Once upon a time, there was a young nerd from the Midwest, who loved Matter-Eater Lad and the McKenzie Brothers... If pop culture were a maze, Matthew would be the Minotaur at its center. Were it a mall, he'd be the Food Court. Were it a parking lot, he’d be the distant Cart Corral where the weird kids gather to smoke, but that’s not important right now... Matthew enjoys body surfing (so long as the bodies are fresh), writing in the third person, and dark-eyed women. Amongst his weaponry are such diverse elements as: Fear! Surprise! Ruthless efficiency! An almost fanatical devotion to pop culture! And a nice red uniform.


  1. The 50th anniversary of Detective is one of the first of my Batman collection. It is a wonderful story worth reading and re-reading.

  2. Happy to see my childhood favorites of Batman/Scooby Gang and Batman/Green Hornet, but I’m sad Batman vs Predator didn’t quite make the list. I didn’t much care for the sequels, but the original story is still one of my favorite Batman stories to this day. But I can understand why it isn’t there given the reasonings on the list.

  3. For me, I gotta say I’m surprised that Batman and Karate Kid didn’t make the list. Back from the Meltzer run, the Lightning Saga. Seeing Batman and the legion’s resident martial artist throwdown was fantastic.

  4. The Shadow and Sherlock Holmes team-ups were done pretty close together… as well as Swamp Thing.
    Even as a teen-ager… I thought that they were very “pushing the boundaries” more than a little.
    Superman, Catwoman, and Robin. Yes!
    Creeper, Phantom Stranger, and Spectre… long gone.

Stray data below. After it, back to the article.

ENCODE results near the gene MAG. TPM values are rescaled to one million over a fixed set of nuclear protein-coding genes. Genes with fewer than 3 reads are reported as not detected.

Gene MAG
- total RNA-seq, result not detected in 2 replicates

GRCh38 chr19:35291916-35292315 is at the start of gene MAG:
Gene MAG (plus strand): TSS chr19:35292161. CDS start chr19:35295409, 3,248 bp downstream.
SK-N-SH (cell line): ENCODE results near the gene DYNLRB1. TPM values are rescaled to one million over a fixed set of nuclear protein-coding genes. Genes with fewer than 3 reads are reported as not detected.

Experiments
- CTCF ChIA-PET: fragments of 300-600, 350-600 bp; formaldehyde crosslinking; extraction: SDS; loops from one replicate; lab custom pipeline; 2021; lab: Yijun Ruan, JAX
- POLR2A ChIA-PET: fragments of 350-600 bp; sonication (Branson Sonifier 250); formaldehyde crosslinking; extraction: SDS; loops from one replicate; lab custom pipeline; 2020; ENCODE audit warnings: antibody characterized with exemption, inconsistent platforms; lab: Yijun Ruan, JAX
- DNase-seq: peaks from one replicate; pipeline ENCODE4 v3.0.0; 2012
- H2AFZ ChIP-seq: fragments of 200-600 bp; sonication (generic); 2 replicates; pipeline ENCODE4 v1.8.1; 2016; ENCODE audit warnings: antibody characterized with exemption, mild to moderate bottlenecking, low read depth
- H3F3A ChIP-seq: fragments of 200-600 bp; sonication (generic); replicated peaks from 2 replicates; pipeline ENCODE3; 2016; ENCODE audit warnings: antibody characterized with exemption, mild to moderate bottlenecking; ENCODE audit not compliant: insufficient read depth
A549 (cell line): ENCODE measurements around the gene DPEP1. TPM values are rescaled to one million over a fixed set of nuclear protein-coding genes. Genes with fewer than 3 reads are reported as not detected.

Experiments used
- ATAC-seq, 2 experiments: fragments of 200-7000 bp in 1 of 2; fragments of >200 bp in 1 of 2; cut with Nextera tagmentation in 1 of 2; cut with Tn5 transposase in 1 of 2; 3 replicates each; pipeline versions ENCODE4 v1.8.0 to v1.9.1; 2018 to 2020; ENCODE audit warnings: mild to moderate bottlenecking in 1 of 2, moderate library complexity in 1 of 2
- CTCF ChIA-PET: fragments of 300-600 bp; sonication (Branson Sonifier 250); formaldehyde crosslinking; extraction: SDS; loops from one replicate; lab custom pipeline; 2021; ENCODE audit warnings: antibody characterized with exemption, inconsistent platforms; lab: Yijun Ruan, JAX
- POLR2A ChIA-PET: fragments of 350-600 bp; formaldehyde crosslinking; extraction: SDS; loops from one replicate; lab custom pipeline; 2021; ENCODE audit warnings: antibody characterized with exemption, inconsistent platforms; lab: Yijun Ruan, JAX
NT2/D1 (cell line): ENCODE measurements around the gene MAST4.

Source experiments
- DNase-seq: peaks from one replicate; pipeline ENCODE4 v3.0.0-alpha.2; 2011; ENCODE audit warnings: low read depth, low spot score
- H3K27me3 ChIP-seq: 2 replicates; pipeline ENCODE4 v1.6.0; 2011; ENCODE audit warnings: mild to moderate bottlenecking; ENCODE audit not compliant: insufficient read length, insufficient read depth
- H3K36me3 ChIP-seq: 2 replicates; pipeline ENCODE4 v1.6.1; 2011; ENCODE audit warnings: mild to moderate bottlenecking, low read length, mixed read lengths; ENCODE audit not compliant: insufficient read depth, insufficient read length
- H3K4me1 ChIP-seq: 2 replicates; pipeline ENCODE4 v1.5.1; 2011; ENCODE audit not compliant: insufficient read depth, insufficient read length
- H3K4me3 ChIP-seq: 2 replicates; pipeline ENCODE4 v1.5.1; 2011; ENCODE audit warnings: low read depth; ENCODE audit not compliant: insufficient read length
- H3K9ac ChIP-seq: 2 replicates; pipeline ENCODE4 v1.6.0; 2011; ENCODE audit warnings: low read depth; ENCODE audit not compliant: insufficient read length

Metal Men, Metamorpho, and Deadman…
    But, Scooby Doo?
    Give me a break.

    • Scooby and the Gang should make the list if for no other reason than being the highlight of the “Batmite” (Paul Rubens) “Brave and the Bold” cartoon.

      I would have added both his comic book and “B&B” cartoon team ups with the flip side of the coin from The Batman….The Creeper. It’s been too long since Jack Ryder’s alter ego jumped around and they need to bring him back WITHOUT the “creeper demon” stupid reboot.

    • As ludicrous as it sounds, Scooby/Batman was actually not that bad. It isn’t anything that would turn heads today, but it was pretty fun back in the day and is still better than Schumacher’s Batman movies.

    • You’re kidding? 15 years? I had both of those in my late, lamented collection of comics I purchased but I didn’t realize that there was that much of a time span between the Sherlock story and the Shadow story. I wish a special elixir of bee honey and the “rarified air of Tibet” DID make you live longer or I’d already be there.

  5. While reading this I suddenly thought of the Scooby gang meeting the modern incarnation of the Joker and I got a disturbing case of the giggles.

    “Do you want to know how I got these scars?”

    “Rot really.”

  6. Batman & Captain America vs. The Joker &The Red Skull. Awesome! Caps sent to investigate suspected Nazzi sympathizer Bruce Wayne, because there are weird goings on in Gotham and this Wayne guy has a lot of time unaccounted for. Of course they immediately fight and half way through the melee they’re like Wait, your Batman, right? Yeah you got to be Captain America.

    The best line though is from the Joker, where he’s like “I’m a psychopath, but I’m an American psychopath”. Personally I think that should replace in god we trust.

  7. Cool list. I would have swapped out the rather derivative non-event of Batman/ Spawn – Spawn/Batman books for the brilliant Batman and Captain America one shot set in the golden age by John Byrne.

    I have that Scooby /Batman on DVD but have not watched it yet, well not since I was a kid on TV anyway.